IEMA, National Weather Service reminder:
'When Thunder Roars, Go Indoors'
Safety Awareness Week is June 24-30
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[June 23, 2012]
SPRINGFIELD -- No matter where you live
or travel in Illinois, it's easy to find a seemingly endless array
of outdoor activities during the summer months. Whether your plans
call for catching a baseball game, hitting the links or attending an
outdoor festival or fair, the Illinois Emergency Management Agency
and the National Weather Service want you and your family to stay
safe when lightning threatens your summer fun.
As part of national Lightning Safety Awareness Week June 24-30, the
two agencies are reminding people, "When Thunder Roars, Go Indoors."
"Illinois' warm summers are perfect for outdoor events and
activities, but they also can aid in the development of
thunderstorms," said IEMA Director Jonathon Monken. "We want people
to enjoy summer to its fullest, and remembering ‘When Thunder Roars,
Go Indoors' can keep your summer fun from ending in tragedy."
According to the NWS, an average of 55 people are killed by
lightning each year in the United States. In addition, it's
estimated that more than 1,000 people are injured by lightning
strikes in the nation each year. A majority of victims were either
outdoors in an open area or taking part in an activity near the
water, such as fishing, tubing or swimming.
"There are three steps to increase your lightning safety. First,
know your risk by avoiding the threat. Check the forecast regularly
and keep an eye on the sky so you do not get caught outdoors in a
storm," said Chris Miller, warning coordination meteorologist with
the NWS Lincoln office. "Secondly, take action. When you hear a
rumble of thunder or see a flash of lightning, get indoors or into a
hard-topped vehicle with the windows closed. Finally, let others
know about the threat. Contact family members and friends on their
mobile devices if you know they are outdoors and a thunderstorm is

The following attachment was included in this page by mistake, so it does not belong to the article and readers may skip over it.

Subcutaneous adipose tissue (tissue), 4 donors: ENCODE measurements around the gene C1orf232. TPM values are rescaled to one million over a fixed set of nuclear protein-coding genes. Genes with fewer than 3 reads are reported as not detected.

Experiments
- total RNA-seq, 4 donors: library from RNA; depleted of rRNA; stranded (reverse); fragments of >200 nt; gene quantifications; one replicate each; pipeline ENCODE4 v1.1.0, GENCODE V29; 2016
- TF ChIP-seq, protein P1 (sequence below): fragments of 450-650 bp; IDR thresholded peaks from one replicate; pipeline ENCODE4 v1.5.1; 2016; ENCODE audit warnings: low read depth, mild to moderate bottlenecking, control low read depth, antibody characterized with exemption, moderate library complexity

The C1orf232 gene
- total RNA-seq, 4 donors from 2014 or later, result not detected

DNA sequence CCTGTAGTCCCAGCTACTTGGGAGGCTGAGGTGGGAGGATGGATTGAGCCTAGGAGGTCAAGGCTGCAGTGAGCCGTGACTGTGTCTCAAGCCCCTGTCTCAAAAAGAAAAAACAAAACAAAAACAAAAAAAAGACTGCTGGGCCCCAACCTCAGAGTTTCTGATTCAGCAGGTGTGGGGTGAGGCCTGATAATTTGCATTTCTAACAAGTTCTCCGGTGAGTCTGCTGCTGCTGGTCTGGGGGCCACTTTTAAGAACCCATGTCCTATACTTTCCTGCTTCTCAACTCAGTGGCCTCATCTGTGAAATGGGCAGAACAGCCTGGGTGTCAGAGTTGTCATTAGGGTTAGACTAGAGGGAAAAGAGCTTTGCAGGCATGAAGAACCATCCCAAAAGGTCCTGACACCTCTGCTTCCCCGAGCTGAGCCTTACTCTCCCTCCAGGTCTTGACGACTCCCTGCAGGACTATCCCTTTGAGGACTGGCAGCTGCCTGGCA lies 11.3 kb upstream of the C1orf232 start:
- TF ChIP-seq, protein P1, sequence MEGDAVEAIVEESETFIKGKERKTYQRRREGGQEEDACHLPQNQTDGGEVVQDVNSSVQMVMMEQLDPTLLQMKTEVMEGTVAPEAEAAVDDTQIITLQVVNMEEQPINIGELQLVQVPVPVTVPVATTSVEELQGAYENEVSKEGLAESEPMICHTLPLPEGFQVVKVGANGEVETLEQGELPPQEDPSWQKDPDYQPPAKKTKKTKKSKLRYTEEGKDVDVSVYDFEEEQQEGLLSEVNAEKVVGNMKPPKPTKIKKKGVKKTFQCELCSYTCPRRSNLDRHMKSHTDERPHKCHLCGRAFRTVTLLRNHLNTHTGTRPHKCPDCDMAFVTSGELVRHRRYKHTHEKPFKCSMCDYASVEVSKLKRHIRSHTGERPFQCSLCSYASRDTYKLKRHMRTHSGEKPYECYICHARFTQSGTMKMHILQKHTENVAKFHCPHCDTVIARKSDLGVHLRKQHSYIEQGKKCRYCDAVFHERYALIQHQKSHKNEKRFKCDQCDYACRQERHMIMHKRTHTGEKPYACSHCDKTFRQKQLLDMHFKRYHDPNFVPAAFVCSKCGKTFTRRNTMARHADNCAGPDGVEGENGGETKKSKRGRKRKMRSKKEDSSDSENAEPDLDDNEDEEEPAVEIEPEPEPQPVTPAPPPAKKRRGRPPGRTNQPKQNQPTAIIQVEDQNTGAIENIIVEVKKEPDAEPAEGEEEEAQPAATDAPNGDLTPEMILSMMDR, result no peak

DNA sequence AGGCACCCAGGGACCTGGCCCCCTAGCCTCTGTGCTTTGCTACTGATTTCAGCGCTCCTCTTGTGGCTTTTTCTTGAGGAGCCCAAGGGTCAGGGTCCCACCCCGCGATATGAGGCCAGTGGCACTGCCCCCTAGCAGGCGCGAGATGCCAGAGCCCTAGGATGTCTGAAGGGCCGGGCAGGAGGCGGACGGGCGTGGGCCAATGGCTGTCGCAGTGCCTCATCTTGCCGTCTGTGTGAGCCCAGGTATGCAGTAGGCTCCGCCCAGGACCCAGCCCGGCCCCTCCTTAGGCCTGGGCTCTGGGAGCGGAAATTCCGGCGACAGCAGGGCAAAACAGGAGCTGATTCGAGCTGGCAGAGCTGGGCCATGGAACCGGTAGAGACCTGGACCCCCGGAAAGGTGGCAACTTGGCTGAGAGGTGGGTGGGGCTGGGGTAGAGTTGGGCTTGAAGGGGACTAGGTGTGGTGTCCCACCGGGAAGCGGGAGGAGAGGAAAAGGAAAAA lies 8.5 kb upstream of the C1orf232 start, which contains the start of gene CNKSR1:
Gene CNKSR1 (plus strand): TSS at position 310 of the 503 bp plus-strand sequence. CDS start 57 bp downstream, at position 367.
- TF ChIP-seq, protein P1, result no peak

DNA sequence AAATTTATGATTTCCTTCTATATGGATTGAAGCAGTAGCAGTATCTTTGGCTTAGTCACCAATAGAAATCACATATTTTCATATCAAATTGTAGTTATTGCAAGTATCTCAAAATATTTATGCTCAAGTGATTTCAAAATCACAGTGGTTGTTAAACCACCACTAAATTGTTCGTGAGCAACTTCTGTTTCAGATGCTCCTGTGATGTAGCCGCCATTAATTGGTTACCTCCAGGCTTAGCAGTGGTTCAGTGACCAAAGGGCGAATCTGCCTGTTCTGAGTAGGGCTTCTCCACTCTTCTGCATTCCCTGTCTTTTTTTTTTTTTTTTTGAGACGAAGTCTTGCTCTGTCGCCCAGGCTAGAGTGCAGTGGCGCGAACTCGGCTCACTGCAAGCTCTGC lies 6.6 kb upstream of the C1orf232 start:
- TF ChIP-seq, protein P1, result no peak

While less than 10 percent of people who are struck by lightning
are killed, many lightning strike survivors suffer various degrees
of disability. Only a few lightning strike victims actually suffer
burns, and these are usually minor. However, many lightning strike
survivors are left with debilitating lifelong effects, including
memory loss, personality changes, fatigue, irreparable nerve damage,
chronic pain or headaches, difficulty sleeping, and dizziness.
IEMA and the NWS offer the following tips for staying safe when
Outdoor lightning safety tips:
No place outside
is safe when thunderstorms are in the area.
If you hear
thunder, lightning is close enough to strike you.
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When you hear
thunder, immediately move to a safe shelter.
Safe shelter is a
substantial building or inside an enclosed, hard-topped vehicle.
Stay in the safe shelter at least 30
minutes after you hear the last clap of thunder.
If there is no safe shelter anywhere nearby:
Never use a tree
out and away from pools, lakes and other bodies of water.
Stay away from all
metallic objects (fences, power lines, poles, etc.).
Do not raise umbrellas or golf clubs
People shouldn't hesitate to help someone who has been struck by
lightning, since victims do not carry an electrical charge. The
surge of electricity through a lightning victim's body causes
cardiac arrest in most fatalities, so immediate medical attention is
critical. If the victim doesn't have a pulse and isn't breathing,
CPR should be administered immediately.
For additional tips on lightning safety, visit the Ready Illinois
www.ready.illinois.gov or contact IEMA at 217-785-9925.
Emergency Management Agency file received from
Illinois Office of
Communication and Information]